Baby a bit yellow

Jaundice or yellow color in the newborn baby is a picture characterized by the presence of a yellowish color in the newborn and that can be seen in the first days of life and under certain conditions. It happens almost in the middle of the term newborns, being even more frequent to see it in the preterm ones, although in these one must be more closely watched. It is more common in males and newborn baby yellow with a family history of jaundice.

Jaundice occurs as a result of increased blood bilirubin levels. This is because at birth there is a normal breakdown of red blood cells, the red blood cells that contain the bilirubin. In addition, the liver captures this bilirubin less efficiently in order to transform and eliminate it. That is why the numbers of bilirubin, a substance that produces the familiar yellowish color of the eyes and the skin, increase. The problem is that this bilirubin can be harmful to the brain of the newborn under certain conditions.

In severe and uncontrolled cases, brain damage, called kernicterus, can be caused by the passage of bilirubin into the brain, since the membrane that protects it precisely from this and other substances are still immature. If this picture is present, the newborn baby may have severe involvement, with strange movements and even convulsions, which can degenerate into brain damage. It is a very rare picture but one that must always be prevented.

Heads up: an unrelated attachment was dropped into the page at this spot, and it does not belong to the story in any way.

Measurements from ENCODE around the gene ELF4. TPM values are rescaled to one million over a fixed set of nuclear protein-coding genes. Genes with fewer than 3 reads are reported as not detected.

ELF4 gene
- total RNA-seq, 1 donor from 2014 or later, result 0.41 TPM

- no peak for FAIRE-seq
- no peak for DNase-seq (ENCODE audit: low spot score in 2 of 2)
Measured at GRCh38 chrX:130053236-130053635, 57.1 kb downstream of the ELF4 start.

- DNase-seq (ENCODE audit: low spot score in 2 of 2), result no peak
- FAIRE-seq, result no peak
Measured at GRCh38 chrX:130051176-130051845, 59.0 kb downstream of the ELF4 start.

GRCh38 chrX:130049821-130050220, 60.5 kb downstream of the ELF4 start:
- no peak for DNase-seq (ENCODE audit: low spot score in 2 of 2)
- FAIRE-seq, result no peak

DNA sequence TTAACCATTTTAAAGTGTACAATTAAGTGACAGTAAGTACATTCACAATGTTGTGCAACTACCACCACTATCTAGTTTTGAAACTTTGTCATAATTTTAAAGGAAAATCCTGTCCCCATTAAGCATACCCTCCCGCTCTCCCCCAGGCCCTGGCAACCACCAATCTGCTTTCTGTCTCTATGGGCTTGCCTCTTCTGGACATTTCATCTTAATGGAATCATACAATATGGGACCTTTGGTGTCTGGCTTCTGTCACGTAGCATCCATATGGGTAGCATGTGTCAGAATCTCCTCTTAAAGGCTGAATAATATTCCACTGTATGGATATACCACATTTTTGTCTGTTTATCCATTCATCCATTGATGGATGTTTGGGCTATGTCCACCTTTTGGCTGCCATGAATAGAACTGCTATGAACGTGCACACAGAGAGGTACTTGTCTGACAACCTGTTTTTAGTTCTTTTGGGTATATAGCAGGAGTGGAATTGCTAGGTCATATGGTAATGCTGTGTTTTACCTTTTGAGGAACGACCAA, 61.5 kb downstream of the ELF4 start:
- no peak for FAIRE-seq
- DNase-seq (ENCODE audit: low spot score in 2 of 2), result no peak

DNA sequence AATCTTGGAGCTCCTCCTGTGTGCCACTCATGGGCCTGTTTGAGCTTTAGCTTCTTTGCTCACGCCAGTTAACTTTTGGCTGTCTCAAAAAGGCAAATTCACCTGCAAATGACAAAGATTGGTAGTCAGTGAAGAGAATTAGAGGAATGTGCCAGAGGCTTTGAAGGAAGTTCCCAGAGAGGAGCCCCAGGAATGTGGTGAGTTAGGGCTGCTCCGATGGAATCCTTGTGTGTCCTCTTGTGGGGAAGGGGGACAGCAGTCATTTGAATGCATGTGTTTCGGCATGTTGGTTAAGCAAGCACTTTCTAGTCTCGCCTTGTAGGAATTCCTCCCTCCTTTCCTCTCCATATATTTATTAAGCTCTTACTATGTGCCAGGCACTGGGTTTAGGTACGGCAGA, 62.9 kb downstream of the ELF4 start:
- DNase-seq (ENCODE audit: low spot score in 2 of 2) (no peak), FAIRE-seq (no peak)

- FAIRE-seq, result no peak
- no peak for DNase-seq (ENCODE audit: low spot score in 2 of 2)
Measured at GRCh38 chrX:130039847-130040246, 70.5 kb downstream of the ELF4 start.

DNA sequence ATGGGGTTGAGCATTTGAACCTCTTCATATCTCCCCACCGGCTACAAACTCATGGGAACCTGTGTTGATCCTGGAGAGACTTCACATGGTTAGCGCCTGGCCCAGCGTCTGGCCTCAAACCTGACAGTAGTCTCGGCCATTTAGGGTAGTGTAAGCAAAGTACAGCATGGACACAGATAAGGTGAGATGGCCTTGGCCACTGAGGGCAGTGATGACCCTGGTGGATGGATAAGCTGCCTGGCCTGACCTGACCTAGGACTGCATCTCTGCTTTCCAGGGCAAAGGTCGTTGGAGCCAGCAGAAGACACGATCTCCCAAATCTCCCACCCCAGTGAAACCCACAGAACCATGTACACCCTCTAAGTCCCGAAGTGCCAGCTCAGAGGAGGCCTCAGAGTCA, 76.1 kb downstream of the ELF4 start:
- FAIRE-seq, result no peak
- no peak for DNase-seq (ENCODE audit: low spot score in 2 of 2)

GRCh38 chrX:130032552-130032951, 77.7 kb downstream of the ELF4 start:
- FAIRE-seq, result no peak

In mild cases the treatment is based on a series of very simple recommendations, such as the newborn baby yellow exposure to sunlight. The effectiveness of this measure has been discussed but if it is recommended, it is important to take care that the sunlight is not too direct or that it puts the newborn baby at risk of dehydration, especially in summer. The use of indirect and intermittent sunlight is recommended.

It is also not proven that giving more water to the newborn baby yellow helps control the numbers of bilirubin. In any case it is not a bad measure if the child is going to be more exposed to the sun, to avoid the risk of dehydration, but always with moderate amounts and without forcing the newborn baby. The pediatrician should be consulted if these actions are to be carried out and how to do them, never to do them on their own.

In moderate cases, at greater risk, the pediatrician will closely monitor the newborn baby very closely, to assess whether it can continue to be controlled on an outpatient basis or requires admission. Severe cases are subsidiary to admission to the hospital for treatment, although this is rare. In these cases the treatment is performed with phototherapy with special lamps and sometimes through exchange transfusion, a technique that consists of extracting part of the child’s blood to replace it with blood from the blood bank, in order to lower the numbers of bilirubin.

Jaundice produced by breastfeeding has a more controversial treatment, as it might be recommended to discontinue breastfeeding, at least temporarily. But this is only recommended in severe cases, so that most can continue to breastfeed. In any case this decision should always be consulted with a health professional.

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